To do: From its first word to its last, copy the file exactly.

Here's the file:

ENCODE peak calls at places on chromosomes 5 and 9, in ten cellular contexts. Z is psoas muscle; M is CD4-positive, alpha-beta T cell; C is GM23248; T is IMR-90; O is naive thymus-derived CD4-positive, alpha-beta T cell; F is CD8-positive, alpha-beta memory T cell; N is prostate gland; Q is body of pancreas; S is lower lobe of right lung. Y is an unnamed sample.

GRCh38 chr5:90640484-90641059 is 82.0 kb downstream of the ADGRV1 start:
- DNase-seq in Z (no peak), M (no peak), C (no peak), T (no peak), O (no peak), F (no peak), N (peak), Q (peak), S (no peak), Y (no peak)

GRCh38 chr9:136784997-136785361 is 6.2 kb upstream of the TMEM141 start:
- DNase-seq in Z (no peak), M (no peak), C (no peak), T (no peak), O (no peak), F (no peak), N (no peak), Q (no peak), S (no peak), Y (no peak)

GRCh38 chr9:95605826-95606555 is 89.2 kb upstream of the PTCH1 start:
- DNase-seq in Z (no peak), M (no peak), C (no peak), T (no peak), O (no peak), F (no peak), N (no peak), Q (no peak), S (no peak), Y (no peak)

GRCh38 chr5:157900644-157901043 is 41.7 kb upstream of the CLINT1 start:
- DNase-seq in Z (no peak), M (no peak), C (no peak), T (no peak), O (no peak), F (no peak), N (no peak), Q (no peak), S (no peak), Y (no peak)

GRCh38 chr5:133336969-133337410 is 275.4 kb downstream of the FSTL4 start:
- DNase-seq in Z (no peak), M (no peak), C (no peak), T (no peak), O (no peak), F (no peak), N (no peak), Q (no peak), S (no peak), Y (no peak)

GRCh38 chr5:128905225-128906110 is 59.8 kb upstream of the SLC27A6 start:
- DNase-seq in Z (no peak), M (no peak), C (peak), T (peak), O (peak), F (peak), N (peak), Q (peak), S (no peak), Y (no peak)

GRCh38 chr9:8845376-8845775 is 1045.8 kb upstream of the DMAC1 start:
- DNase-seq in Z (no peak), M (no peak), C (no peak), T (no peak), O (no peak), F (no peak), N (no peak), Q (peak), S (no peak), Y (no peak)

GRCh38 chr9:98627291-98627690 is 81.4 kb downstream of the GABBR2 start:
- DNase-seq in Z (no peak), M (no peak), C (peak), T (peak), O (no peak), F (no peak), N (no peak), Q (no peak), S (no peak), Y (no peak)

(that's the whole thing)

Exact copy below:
ENCODE peak calls at places on chromosomes 5 and 9, in ten cellular contexts. Z is psoas muscle; M is CD4-positive, alpha-beta T cell; C is GM23248; T is IMR-90; O is naive thymus-derived CD4-positive, alpha-beta T cell; F is CD8-positive, alpha-beta memory T cell; N is prostate gland; Q is body of pancreas; S is lower lobe of right lung. Y is an unnamed sample.

GRCh38 chr5:90640484-90641059 is 82.0 kb downstream of the ADGRV1 start:
- DNase-seq in Z (no peak), M (no peak), C (no peak), T (no peak), O (no peak), F (no peak), N (peak), Q (peak), S (no peak), Y (no peak)

GRCh38 chr9:136784997-136785361 is 6.2 kb upstream of the TMEM141 start:
- DNase-seq in Z (no peak), M (no peak), C (no peak), T (no peak), O (no peak), F (no peak), N (no peak), Q (no peak), S (no peak), Y (no peak)

GRCh38 chr9:95605826-95606555 is 89.2 kb upstream of the PTCH1 start:
- DNase-seq in Z (no peak), M (no peak), C (no peak), T (no peak), O (no peak), F (no peak), N (no peak), Q (no peak), S (no peak), Y (no peak)

GRCh38 chr5:157900644-157901043 is 41.7 kb upstream of the CLINT1 start:
- DNase-seq in Z (no peak), M (no peak), C (no peak), T (no peak), O (no peak), F (no peak), N (no peak), Q (no peak), S (no peak), Y (no peak)

GRCh38 chr5:133336969-133337410 is 275.4 kb downstream of the FSTL4 start:
- DNase-seq in Z (no peak), M (no peak), C (no peak), T (no peak), O (no peak), F (no peak), N (no peak), Q (no peak), S (no peak), Y (no peak)

GRCh38 chr5:128905225-128906110 is 59.8 kb upstream of the SLC27A6 start:
- DNase-seq in Z (no peak), M (no peak), C (peak), T (peak), O (peak), F (peak), N (peak), Q (peak), S (no peak), Y (no peak)

GRCh38 chr9:8845376-8845775 is 1045.8 kb upstream of the DMAC1 start:
- DNase-seq in Z (no peak), M (no peak), C (no peak), T (no peak), O (no peak), F (no peak), N (no peak), Q (peak), S (no peak), Y (no peak)

GRCh38 chr9:98627291-98627690 is 81.4 kb downstream of the GABBR2 start:
- DNase-seq in Z (no peak), M (no peak), C (peak), T (peak), O (no peak), F (no peak), N (no peak), Q (no peak), S (no peak), Y (no peak)